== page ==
Beware Explicit and Implicit Bias: The California Racial Justice Act Has No Tolerance for Racism


California’s Racial Justice Act, as contained in Penal Code §745, prohibits investigative practices as well as the use of evidence or trial tactics exhibiting explicit and implicit racial biases in a criminal investigation or criminal trial. 


Defendant Akeem Simmons, in Philadelphia, and nightclub disc jockey Danny Graves, in Los Angeles, were friends. Graves was also Simmons’ supplier of marijuana in late 2017 to early 2018. Simmons is a Black man who was a barber in Philadelphia, selling marijuana on the side to supplement his income. He frequently traveled to Los Angeles to socialize with Graves, and to buy drugs. When in L.A., Simmons and Graves would hook up with friends, meeting and dating women.  

Simmons gave Graves $10,000 on one such visit for the purchase of marijuana. Graves passed this money onto his supplier who failed to deliver, interrupting the supply chain. Although Graves was eventually able to secure 22 pounds of marijuana for Simmons, this didn’t cover the amount of money that had been lost. Simmons was not happy. In March and May of 2018, Simmons unsuccessfully tried to kill Graves, shooting at him but missing the first time, and gravely wounding him the second time. Charged in state court with two counts of attempted murder and related charges, Simmons was convicted of the first attempt but acquitted of the second despite Graves having identified defendant as the shooter in both, and with the same gun used in both. Simmons testified in his own defense at trial, denying being the shooter in either instance.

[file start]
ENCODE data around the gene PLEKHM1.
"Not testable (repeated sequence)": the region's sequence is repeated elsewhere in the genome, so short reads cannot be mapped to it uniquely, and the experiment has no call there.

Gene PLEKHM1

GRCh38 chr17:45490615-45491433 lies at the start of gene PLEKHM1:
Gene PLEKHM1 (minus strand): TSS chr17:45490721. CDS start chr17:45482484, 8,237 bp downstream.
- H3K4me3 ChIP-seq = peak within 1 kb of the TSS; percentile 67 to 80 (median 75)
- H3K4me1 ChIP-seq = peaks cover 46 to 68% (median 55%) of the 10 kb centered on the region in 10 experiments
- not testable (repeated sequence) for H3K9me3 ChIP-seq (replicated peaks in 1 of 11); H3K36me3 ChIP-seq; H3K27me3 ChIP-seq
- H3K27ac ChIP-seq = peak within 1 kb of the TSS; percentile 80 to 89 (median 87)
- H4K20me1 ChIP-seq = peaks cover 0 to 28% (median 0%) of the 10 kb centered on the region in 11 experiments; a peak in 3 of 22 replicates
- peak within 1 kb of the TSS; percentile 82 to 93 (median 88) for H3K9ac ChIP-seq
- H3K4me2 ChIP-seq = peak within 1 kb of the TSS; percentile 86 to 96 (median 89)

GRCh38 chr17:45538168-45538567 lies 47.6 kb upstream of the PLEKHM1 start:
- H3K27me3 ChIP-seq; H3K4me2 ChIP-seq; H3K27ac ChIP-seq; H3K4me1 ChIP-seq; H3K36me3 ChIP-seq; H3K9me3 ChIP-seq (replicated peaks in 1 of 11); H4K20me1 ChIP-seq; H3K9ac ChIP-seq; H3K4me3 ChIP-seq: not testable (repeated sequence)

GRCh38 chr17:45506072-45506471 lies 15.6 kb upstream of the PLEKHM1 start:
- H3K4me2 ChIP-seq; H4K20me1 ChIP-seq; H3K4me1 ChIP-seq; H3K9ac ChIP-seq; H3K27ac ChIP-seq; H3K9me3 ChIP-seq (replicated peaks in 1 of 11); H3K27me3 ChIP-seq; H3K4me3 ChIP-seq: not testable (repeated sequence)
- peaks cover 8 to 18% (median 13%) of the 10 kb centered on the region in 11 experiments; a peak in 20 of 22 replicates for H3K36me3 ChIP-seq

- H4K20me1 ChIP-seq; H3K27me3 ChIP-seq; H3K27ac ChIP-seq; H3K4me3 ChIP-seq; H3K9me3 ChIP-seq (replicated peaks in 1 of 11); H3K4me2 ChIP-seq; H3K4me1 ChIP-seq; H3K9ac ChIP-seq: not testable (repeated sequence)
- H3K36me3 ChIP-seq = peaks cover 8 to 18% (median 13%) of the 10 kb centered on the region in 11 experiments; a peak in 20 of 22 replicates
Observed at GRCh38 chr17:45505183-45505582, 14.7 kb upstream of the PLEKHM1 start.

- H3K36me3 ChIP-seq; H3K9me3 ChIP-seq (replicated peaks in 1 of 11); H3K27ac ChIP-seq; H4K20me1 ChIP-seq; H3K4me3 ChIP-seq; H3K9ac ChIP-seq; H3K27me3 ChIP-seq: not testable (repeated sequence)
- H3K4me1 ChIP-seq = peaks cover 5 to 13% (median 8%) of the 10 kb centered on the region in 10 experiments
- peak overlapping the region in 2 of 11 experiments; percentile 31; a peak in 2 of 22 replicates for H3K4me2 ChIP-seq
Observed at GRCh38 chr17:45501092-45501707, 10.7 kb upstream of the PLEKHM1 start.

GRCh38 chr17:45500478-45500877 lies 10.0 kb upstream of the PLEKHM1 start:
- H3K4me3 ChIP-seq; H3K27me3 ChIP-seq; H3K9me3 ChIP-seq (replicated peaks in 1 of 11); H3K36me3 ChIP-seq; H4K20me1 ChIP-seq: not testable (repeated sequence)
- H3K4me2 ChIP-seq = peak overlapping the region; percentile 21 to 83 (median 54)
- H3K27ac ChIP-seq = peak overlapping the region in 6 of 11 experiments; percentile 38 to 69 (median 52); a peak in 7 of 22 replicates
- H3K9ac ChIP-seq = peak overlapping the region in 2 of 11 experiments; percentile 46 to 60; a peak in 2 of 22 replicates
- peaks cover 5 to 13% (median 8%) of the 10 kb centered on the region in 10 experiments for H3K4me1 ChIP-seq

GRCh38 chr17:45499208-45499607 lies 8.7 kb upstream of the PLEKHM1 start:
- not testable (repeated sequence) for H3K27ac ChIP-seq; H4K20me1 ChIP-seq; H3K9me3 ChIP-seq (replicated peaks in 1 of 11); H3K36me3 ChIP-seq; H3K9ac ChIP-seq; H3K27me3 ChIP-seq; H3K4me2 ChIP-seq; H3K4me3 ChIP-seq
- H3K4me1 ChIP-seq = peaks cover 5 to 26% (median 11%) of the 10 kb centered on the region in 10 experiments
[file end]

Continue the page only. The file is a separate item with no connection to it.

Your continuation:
During the trial, in what the appellate court described as a “lengthy and disjointed cross-examination,” the prosecutor made a big thing out of Simmons’ relationships with women, getting him to acknowledge that he “always (tries) to be charming.” The prosecutor also commented several times that Simmons is a “light-skinned” Black man, asking him to compare his skin tone to that of other people he mentioned in his testimony. Presumably, this was for the purpose of supporting identification evidence of him as the shooter in both cases. 

Simmons did not deny that he could easily be mistaken as Caucasian or Hispanic, and that “yes,” the women did in fact love him. During the prosecutor’s closing and rebuttal arguments, she made repeated references to Simmons’ race, his good looks, his “charming” nature, and the fact that he was so light-skinned that he could have been mistaken for a White or Hispanic man. 

Convicted of the March attempted murder, Simmons’ sentencing was delayed due to COVID until January 4, 2021. This happened to be three days after the effective date of the California Legislature-enacted Racial Justice Act, Penal Code §745. At sentencing, neither party mentioned this new legislation. Sentenced to life in prison plus a 20-year enhancement for the firearm use, and a concurrent term of 27 months for attempting to evade police when originally arrested, Simmons appealed.